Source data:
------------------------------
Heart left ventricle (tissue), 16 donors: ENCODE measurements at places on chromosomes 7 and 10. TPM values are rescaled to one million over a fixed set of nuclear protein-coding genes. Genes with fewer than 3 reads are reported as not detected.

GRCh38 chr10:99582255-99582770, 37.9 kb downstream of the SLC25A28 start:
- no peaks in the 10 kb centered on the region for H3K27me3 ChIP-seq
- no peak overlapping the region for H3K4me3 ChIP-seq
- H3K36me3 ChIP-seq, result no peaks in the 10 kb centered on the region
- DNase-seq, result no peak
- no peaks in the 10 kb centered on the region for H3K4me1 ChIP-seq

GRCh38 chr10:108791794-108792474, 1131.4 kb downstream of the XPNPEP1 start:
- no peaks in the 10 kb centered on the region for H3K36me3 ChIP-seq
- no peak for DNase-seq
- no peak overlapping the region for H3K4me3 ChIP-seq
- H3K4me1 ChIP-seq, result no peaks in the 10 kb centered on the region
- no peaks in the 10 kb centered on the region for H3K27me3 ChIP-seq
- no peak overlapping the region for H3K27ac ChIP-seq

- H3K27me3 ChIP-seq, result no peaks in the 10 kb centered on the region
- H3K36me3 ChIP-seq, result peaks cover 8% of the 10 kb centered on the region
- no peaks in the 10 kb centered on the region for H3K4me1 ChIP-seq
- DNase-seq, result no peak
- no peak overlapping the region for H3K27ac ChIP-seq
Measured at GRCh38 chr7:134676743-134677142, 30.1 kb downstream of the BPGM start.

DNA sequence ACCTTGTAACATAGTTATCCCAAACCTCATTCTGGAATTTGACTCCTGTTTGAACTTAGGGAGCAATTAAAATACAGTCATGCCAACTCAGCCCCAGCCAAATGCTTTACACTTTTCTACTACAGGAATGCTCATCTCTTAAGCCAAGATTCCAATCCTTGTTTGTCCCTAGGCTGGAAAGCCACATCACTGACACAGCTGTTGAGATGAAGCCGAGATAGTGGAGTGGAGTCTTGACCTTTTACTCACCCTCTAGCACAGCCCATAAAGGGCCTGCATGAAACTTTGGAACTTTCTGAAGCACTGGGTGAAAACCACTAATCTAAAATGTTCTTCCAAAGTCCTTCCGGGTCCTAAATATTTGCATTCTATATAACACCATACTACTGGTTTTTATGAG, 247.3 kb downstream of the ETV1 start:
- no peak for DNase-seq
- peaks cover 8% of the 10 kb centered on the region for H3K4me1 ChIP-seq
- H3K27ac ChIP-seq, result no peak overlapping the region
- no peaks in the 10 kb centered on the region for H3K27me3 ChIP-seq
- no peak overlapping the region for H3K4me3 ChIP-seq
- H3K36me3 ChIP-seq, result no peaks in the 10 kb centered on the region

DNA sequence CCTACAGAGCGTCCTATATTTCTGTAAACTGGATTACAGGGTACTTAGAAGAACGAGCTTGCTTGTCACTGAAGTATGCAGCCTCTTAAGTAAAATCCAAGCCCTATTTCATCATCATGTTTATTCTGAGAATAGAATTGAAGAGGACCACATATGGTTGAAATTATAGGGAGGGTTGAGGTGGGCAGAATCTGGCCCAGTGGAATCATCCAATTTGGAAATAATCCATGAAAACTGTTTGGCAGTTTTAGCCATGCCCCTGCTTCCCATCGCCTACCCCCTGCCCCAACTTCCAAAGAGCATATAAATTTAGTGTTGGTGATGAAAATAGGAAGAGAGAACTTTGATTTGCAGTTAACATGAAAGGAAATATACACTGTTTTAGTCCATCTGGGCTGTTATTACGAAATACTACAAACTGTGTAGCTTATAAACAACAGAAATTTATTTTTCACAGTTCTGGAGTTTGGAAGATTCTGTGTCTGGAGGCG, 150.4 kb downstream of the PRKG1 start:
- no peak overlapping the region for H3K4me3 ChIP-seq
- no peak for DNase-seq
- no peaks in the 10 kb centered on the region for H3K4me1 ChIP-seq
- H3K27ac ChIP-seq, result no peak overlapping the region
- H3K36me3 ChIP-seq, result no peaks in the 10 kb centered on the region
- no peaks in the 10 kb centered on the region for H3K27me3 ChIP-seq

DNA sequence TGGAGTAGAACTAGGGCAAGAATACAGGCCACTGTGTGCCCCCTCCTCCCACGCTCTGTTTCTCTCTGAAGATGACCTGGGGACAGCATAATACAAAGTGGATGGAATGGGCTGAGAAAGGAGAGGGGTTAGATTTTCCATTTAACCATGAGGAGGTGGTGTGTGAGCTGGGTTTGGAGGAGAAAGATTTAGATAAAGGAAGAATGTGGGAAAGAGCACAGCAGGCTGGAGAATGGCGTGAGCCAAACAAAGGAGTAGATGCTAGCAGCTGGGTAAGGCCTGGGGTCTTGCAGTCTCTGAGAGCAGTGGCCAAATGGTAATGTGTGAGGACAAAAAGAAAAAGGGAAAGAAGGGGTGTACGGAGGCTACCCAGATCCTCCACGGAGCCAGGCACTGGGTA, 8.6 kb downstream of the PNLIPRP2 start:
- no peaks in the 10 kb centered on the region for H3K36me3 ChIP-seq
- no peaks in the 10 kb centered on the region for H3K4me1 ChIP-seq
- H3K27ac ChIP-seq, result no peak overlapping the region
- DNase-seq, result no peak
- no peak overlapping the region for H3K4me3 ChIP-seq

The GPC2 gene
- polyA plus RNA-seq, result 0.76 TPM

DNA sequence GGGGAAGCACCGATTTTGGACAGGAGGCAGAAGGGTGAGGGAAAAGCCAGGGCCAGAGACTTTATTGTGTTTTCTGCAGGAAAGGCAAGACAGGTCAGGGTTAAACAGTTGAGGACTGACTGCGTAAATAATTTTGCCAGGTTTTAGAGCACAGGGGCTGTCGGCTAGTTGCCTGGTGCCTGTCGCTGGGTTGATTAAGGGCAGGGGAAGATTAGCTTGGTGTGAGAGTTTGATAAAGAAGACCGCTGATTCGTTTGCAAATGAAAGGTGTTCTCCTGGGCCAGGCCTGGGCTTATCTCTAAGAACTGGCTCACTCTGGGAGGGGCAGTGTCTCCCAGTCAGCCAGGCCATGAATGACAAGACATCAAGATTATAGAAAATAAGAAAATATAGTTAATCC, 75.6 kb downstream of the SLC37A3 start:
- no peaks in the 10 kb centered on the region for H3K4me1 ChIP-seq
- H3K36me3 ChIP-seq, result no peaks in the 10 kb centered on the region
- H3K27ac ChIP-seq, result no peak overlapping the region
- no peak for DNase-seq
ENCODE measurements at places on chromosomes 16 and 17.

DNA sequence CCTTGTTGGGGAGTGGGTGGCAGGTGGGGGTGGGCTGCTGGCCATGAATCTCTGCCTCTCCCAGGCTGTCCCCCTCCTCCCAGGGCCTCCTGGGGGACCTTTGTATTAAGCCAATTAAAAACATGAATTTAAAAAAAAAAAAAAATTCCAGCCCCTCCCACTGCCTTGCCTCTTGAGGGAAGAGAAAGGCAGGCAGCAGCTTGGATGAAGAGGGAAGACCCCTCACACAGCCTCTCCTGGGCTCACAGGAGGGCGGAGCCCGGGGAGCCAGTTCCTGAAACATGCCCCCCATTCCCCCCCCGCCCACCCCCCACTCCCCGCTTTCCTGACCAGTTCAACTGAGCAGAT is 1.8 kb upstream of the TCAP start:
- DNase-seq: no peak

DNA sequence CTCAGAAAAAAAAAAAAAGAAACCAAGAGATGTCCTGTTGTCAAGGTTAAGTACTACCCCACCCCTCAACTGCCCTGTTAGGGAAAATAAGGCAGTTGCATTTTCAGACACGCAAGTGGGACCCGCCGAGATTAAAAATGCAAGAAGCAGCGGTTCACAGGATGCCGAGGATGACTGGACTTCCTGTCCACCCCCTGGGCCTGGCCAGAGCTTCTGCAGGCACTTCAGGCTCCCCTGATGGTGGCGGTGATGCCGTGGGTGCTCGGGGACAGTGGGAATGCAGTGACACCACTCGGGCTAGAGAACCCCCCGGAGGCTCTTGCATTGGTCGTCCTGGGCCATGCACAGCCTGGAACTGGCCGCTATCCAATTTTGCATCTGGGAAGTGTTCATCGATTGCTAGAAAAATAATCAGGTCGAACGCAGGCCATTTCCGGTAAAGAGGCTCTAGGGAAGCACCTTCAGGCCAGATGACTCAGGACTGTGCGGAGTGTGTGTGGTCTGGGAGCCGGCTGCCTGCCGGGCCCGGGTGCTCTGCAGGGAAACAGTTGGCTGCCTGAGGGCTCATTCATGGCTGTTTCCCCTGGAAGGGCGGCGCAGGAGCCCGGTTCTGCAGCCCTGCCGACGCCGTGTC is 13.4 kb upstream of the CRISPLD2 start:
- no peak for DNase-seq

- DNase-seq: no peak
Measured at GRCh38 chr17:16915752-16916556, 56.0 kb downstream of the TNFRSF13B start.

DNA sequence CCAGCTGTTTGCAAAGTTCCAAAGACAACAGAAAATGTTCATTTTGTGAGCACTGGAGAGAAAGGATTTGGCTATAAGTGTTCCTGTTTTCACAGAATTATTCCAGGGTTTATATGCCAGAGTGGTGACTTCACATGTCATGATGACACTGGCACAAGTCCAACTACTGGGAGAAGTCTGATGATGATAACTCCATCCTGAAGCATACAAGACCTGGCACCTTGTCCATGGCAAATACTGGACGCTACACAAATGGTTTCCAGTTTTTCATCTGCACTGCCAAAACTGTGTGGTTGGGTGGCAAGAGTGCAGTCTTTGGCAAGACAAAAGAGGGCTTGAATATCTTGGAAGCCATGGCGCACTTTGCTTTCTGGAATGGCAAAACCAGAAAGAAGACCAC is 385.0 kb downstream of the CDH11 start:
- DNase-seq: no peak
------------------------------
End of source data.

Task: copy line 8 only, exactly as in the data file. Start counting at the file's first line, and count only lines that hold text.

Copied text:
GRCh38 chr10:108791794-108792474, 1131.4 kb downstream of the XPNPEP1 start: